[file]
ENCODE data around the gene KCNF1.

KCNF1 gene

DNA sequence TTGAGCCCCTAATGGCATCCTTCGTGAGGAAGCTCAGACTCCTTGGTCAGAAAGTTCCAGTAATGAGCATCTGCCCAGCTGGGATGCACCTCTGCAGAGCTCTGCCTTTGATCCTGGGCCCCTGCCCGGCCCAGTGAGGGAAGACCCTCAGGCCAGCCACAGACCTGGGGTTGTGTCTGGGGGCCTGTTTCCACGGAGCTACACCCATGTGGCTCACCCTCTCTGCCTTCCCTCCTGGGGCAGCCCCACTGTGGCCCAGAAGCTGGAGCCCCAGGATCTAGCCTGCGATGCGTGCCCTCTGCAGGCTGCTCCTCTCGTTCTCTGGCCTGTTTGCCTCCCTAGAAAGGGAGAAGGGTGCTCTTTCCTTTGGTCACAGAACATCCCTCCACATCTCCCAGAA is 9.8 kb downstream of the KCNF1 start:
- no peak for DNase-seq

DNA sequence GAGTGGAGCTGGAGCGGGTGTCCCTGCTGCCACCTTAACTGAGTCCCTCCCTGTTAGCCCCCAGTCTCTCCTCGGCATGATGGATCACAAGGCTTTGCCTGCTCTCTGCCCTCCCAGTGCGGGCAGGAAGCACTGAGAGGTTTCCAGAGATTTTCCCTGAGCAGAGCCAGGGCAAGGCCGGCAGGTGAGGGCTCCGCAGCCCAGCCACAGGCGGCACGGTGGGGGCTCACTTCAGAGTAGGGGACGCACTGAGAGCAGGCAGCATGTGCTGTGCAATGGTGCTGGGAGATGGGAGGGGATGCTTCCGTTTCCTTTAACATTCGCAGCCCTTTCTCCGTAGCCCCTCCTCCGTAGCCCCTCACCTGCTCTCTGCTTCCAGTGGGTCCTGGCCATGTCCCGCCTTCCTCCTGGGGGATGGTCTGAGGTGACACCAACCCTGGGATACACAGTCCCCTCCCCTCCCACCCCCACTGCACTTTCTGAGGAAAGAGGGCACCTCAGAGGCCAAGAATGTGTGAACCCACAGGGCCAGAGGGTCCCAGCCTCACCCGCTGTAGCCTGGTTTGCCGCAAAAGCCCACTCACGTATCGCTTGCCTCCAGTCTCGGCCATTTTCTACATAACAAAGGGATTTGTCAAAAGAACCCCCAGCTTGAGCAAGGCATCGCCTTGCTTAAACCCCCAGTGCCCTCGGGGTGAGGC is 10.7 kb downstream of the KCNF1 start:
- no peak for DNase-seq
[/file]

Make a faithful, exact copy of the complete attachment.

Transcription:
ENCODE data around the gene KCNF1.

KCNF1 gene

DNA sequence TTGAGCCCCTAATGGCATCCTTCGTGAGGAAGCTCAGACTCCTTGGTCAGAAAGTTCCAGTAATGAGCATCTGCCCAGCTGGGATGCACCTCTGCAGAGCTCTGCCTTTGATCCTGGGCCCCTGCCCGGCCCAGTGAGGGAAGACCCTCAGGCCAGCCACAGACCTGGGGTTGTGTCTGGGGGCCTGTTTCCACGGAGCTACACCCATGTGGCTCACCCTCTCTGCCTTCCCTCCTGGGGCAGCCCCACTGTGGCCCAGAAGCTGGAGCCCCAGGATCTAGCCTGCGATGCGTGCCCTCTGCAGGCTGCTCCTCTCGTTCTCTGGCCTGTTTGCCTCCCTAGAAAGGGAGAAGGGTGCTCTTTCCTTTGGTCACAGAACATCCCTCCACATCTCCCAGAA is 9.8 kb downstream of the KCNF1 start:
- no peak for DNase-seq

DNA sequence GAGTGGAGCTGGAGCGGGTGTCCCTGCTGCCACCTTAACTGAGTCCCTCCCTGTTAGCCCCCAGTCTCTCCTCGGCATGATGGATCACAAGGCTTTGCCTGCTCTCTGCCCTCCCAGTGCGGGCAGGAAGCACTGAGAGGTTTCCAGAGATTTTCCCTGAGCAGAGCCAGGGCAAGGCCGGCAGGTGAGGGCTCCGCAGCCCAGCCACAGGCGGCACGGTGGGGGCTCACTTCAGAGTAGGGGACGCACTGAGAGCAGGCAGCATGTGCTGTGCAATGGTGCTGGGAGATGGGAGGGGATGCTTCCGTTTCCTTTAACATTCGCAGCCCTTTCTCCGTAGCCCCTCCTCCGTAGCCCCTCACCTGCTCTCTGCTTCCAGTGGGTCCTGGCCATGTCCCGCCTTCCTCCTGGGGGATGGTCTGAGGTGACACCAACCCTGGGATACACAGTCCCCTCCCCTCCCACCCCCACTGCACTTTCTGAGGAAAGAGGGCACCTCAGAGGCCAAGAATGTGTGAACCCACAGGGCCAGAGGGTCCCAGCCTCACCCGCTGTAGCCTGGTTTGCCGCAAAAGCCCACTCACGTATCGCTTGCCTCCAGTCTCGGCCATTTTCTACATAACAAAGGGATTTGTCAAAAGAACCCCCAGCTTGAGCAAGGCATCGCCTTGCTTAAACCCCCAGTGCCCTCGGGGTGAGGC is 10.7 kb downstream of the KCNF1 start:
- no peak for DNase-seq